When and How To Save, Invest, and Pay for College
College costs rose 6.6% in 2007, or about twice the inflation rate.
by John K. McGill, MBA, CPA, JD
For more on this topic, go to www.dentaleconomics.com and search using the following key words: college, college costs, tuition, student loans, college savings plans, education costs.
College costs rose 6.6% in 2007, or about twice the inflation rate. Average tuition and fees are now $6,185 at public colleges and universities, and $23,712 for private colleges. Meanwhile, tighter government restrictions and the current credit crunch are reducing the availability of student loans. As a result, the portion of college costs being borne by doctors' families is increasing annually.
When to start?
These factors have caused most stockbrokers and financial planners to recommend that doctors begin saving for college shortly after a child's birth, primarily using Section 529 college savings plans. While that's usually the best approach for many wage earners, it can prove extremely costly for doctors and other self-employed business owners.
We recommend that doctors do not begin saving for their child's education costs until age 6. Before that, doctors should save for their retirement as a first priority. Most doctors' savings for retirement have not increased since 1999, despite anemic investment returns. In fact, many doctors are now saving less for retirement due to stagnant or lower practice net incomes. Accordingly, more and more doctors are falling behind in saving the amounts necessary to assure financial security in retirement.
How much to contribute?
Meanwhile, a philosophical debate rages over whether it's your duty as a parent to pay all college costs for your children. Or, will your child take college and professional school more seriously if he or she has some money in the game? Furthermore, will your child be better or worse equipped to handle finances if he or she owes student loans after graduation? And, will children appreciate their education much more knowing that they are paying for it with their own money through a combination of scholarships, loans, and work?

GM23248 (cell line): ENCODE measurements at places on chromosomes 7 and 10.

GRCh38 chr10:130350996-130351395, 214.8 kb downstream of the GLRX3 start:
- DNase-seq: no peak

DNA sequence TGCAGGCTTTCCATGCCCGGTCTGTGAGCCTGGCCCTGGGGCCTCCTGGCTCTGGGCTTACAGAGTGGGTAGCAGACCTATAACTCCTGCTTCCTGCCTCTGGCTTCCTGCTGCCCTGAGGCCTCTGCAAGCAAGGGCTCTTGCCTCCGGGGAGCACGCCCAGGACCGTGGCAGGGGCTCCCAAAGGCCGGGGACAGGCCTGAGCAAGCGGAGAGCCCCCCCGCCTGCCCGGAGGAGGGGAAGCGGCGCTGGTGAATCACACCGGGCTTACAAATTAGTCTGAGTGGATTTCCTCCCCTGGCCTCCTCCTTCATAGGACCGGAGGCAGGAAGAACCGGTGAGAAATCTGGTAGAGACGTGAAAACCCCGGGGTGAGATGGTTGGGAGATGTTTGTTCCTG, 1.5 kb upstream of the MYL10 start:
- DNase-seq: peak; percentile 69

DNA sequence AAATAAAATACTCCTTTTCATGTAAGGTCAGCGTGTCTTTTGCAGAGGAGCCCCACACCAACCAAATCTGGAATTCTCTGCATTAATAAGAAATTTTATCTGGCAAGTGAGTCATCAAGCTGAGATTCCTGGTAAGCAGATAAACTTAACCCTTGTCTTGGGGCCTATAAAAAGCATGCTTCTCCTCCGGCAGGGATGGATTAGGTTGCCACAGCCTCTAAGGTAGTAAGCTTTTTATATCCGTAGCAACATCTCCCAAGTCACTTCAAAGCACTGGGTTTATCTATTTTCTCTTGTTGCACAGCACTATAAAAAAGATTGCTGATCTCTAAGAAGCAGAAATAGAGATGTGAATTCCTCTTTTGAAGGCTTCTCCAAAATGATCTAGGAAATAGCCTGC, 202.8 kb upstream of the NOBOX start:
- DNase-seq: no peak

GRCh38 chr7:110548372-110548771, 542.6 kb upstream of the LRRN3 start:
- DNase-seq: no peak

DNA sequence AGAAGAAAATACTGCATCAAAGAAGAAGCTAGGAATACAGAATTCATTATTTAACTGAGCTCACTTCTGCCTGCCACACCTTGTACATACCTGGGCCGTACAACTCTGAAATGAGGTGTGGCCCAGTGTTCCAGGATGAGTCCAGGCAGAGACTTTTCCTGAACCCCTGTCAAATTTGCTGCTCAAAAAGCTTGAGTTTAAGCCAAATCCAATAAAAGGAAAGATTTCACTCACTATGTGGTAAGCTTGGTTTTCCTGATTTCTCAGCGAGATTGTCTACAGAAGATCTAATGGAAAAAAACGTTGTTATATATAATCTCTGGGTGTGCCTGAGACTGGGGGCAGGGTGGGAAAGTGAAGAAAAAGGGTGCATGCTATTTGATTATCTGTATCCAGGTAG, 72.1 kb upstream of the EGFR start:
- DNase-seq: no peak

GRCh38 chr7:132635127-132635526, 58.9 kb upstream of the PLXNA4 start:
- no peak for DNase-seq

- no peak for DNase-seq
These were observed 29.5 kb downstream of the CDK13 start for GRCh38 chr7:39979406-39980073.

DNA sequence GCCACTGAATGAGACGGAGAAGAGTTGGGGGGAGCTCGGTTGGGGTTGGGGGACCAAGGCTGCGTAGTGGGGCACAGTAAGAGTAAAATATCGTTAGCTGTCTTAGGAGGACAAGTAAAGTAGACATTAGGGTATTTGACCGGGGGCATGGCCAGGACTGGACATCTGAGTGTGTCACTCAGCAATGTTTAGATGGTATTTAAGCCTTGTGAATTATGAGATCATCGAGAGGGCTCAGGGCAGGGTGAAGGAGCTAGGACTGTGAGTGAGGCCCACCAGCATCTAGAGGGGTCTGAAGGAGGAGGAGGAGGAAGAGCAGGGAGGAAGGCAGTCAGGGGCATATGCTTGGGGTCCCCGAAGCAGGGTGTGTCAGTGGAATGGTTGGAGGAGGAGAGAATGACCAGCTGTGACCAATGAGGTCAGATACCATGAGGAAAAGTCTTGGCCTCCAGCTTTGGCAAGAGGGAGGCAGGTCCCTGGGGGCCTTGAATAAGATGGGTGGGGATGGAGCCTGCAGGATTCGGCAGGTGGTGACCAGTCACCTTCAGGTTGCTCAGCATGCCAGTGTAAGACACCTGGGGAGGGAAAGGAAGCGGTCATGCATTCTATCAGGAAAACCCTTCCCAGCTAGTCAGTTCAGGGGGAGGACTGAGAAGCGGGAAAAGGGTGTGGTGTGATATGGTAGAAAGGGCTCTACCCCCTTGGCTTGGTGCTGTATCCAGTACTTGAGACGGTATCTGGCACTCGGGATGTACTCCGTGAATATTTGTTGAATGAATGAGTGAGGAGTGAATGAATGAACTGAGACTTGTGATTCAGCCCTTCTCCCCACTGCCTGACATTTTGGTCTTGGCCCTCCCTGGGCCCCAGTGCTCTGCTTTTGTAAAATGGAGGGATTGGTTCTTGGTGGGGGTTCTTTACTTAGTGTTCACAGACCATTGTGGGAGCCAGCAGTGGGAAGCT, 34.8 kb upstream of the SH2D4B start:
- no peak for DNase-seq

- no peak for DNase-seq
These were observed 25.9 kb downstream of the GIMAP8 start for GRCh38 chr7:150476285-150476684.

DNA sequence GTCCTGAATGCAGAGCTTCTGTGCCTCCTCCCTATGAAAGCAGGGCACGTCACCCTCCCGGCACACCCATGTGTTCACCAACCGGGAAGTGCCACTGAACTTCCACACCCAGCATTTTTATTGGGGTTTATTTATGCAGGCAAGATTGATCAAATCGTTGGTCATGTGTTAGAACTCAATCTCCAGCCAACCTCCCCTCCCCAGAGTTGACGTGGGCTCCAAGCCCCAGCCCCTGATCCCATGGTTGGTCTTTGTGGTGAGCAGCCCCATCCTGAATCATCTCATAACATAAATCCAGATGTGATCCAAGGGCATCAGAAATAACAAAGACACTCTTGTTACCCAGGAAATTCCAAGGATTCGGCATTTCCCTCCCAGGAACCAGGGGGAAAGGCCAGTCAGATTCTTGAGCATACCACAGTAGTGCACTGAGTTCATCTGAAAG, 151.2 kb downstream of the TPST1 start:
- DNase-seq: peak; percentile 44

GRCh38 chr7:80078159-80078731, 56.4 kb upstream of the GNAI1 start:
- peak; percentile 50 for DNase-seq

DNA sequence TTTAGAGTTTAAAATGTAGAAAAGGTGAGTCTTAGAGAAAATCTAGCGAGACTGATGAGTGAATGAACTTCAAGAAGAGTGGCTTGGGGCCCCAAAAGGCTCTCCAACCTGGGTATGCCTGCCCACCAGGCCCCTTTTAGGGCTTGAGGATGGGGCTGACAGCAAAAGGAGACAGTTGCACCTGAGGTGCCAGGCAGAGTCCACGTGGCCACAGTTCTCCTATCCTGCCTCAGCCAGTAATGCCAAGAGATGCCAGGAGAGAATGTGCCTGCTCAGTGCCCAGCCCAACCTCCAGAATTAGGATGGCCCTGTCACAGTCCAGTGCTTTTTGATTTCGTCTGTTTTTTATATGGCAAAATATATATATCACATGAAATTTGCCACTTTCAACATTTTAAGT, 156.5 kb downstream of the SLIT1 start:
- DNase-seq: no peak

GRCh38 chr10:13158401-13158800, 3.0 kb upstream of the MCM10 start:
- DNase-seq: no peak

The reality is that many high-income doctors routinely overlook thousands of dollars in annual loans, grants, and scholarships that their child may qualify for to attend college, particularly private colleges and universities. Working part time (less than 20 hours a week) during college is also an option to help "pay the freight," and build the child's work ethic and level of responsibility.
How to contribute (after-tax or tax-deductible funds?)
The goals in funding the portion of college costs that the doctor elects to pay are threefold. First, all education costs should be paid for with pretax (tax-deductible) dollars. In addition, the funds should be invested in accounts where they can grow tax-deferred. Finally, the funds should be paid out for education free of federal or state income taxes or penalties.
How do we achieve these optimal results? First, the Tax Court has approved tax-deductible funding of college costs through employing children as young as age 7 in their parent's business (See Eller vs. Commissioner, 77 T.C. 934 (1982)). Children can earn up to $5,450 free of federal (and in most cases state) income taxes in 2008. Moreover, this qualifies the child for the maximum contribution to a Roth IRA, as described below.